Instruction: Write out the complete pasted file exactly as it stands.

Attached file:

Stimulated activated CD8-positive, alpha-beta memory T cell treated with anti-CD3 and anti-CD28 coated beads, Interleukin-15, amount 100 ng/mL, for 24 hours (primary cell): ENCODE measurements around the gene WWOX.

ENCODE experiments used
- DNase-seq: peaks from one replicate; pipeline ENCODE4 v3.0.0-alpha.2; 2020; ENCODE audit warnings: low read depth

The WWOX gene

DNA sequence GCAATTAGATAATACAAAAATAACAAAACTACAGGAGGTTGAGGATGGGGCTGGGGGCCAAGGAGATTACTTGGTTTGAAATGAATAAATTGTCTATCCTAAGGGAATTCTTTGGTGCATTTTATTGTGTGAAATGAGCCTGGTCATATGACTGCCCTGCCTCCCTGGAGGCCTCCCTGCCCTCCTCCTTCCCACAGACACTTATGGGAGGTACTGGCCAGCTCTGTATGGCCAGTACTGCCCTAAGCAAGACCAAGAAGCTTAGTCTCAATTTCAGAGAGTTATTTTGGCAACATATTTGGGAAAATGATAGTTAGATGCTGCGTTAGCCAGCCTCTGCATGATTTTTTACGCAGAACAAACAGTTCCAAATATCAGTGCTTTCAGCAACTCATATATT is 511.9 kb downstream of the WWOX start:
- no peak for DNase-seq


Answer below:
Stimulated activated CD8-positive, alpha-beta memory T cell treated with anti-CD3 and anti-CD28 coated beads, Interleukin-15, amount 100 ng/mL, for 24 hours (primary cell): ENCODE measurements around the gene WWOX.

ENCODE experiments used
- DNase-seq: peaks from one replicate; pipeline ENCODE4 v3.0.0-alpha.2; 2020; ENCODE audit warnings: low read depth

The WWOX gene

DNA sequence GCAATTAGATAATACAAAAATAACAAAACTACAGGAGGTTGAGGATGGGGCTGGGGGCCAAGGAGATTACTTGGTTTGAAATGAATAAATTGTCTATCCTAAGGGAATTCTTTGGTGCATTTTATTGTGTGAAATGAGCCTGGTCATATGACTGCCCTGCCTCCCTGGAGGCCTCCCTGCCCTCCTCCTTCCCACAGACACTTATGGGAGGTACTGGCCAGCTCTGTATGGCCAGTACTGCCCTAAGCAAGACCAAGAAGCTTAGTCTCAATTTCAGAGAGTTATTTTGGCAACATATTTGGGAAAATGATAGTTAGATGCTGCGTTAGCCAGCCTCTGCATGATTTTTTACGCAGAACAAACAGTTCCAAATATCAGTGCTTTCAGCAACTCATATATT is 511.9 kb downstream of the WWOX start:
- no peak for DNase-seq